Was chosen to be an SCO (Space Craft Operator for those not up to speed yet) to support landing Saturday. It was my first time in that position and was a very cool spot to be in. I was one of two people who open the hatch and take over the vehicle after the astronauts leave it. So what happened?
Had our briefings in the morning and at 10 a.m. we headed to our vehicles for staging. I was driving the Orbiter Access Vehicle which goes over the hatch area and allows us to get in and out of the orbiter.
Staged at the southern end of the runway since the orbiter was landing on runway 15. These were the vehicles in front of me- that one is a big fan used to blow any vapors away from the forward end of the orbiter if the wind is coming from the rear,
and these were the vehicles behind me. That square-shaped one is the Crew Transfer Vehicle (CTV) which is where the astronauts are taken into for medical checkout, preparation for the post landing meet & greet, and transport to the O&C building for their post landing interviews. It is also where the ASPs, astronaut support personnel, ride– they help the crew off and do an initial vehicle cockpit configuration prior to handing it over to us.
Look– a flock of astronauts! They got off of the CTV to get a better view of the landing.
Got the double booms and saw a nice landing, then staged at 1250 ft for the initial safety assessment. Once the safety team sniffed the thrusters to make sure they aren’t leaking, we got to go in.
Things got a little busy at this point, so I wasn’t able to take pictures but here was how it went: The Move Director guided me up to the hatch, the experienced SCO was up in the little room above me and removed the carrier panels covering the hatch access port while I lowered the trucks outriggers and secured the vehicle. Then I headed up to assist with hatch opening. We opened the hatch to see a smiling astronaut and said welcome home to them all. We set up the platform access, then retreated to the CTV which came in behind us while we were busy and docked right up against the white room. We stayed out of the way while the crew was offloaded one at a time. Didn’t take pics in there so that they could have their privacy, but it is roomy and each astronaut has a very comfortable leather chair to sit in during their stay in there.
Astronaut Jerry Ross, seen here helping with equipment offload, gave us a nice compliment regarding how quickly we got the hatch opened and set up access for them. That portion is time critical– they don’t like to see fumbling or wasted time that impacts access to the crew.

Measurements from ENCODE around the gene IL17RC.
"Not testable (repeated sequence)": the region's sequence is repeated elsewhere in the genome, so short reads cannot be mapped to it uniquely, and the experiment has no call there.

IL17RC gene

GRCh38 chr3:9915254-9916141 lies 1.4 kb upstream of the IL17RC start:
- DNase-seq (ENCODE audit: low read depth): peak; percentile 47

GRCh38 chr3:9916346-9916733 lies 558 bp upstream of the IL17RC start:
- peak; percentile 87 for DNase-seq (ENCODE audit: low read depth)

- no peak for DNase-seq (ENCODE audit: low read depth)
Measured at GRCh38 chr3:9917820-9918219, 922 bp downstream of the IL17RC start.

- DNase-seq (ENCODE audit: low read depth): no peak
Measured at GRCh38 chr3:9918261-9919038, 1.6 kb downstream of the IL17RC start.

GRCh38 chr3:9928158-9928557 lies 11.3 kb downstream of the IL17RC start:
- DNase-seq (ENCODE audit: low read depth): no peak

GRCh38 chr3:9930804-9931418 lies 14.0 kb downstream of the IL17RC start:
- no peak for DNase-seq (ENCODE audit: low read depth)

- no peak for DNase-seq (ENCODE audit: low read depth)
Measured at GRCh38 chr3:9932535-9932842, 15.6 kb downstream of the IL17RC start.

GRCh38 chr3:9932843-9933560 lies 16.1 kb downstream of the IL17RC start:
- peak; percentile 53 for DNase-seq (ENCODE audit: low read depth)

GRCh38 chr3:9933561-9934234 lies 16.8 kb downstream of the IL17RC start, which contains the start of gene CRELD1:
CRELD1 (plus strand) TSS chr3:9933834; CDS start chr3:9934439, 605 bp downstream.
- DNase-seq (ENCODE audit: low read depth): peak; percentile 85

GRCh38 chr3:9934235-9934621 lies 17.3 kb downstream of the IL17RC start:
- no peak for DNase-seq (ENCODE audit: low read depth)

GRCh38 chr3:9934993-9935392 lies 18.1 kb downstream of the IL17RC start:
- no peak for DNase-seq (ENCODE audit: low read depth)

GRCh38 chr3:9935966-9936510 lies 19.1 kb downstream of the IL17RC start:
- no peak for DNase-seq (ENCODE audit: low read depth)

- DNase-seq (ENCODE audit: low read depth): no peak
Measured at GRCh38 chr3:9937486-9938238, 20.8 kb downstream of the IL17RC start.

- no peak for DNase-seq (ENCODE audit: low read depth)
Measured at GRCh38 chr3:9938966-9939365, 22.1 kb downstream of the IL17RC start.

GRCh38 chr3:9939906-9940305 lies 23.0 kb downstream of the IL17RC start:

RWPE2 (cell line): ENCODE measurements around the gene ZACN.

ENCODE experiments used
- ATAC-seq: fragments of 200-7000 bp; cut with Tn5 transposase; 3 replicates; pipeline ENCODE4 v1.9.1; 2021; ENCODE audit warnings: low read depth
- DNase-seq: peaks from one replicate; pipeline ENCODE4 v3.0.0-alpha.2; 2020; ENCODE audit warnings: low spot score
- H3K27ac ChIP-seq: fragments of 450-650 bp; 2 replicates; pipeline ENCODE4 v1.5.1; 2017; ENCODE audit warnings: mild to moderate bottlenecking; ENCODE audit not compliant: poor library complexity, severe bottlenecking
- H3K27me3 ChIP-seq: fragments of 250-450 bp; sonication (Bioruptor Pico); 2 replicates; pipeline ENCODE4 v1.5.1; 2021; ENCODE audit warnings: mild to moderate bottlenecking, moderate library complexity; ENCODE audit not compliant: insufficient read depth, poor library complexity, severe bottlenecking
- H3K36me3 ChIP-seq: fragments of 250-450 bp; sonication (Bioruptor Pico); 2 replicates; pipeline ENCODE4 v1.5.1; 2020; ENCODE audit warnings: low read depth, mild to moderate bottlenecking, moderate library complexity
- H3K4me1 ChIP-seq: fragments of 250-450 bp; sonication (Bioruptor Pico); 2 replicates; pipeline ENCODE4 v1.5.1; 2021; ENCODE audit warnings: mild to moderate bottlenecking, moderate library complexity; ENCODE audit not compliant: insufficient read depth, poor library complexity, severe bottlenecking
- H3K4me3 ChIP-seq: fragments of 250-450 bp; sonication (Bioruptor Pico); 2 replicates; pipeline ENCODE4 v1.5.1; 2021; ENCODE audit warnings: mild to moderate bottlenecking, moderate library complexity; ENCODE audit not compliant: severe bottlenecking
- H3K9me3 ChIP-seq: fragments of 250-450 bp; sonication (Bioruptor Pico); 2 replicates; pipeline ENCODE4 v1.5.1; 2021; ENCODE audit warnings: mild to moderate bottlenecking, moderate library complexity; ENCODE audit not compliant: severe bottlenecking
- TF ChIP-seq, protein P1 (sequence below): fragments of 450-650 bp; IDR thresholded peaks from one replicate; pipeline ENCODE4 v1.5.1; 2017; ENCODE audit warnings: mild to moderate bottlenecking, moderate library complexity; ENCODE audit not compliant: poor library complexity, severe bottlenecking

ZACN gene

Once everyone was out, astronauts Kathy Hire and Italian Paulo Nespoli went up the the flight deck to perform the post landing checklist- got a picture of Paulo as I looked up from the hatch. Didn’t want to distract him by using a flash, but it came out o.k with a little photo tweaking.
Thought it was roomy in there, huh? This is what it looks like from the hatch just after landing. The curved piece is the escape pole that is for abandoning ship in the atmosphere. Hope it stays unused!
Most of this stuff was removed on the runway by the flight crew systems techs. Here is another view from inside on the middeck looking aft.
The orbiter was handed over to us by the ASPs and we got to work doing the towing switchlists and vehicle safing. It was a busy time, but we have a couple of minutes here and there while work steps were being bought. We were using the lightweight headsets the crew used and talked to the test controllers over the orbiter’s comm links. Had time to get a picture out the front window. You can see the towbar being positioned and the vehicle where the offloaded equipment was stored.
They closed the hatch with us inside around 1430 hr. and we continued with the switchlists while heading toward OPF-3. We were so busy that before we knew it, we were outside of OPF-3 and they opened the hatch to send in the relief crew at 1600 hr.
The guys who relieved us were stuck inside until the orbiter was spotted correctly in the hangar– usually about 13 hours. It was a great experience and another completed piece of the puzzle that I need for my next certification.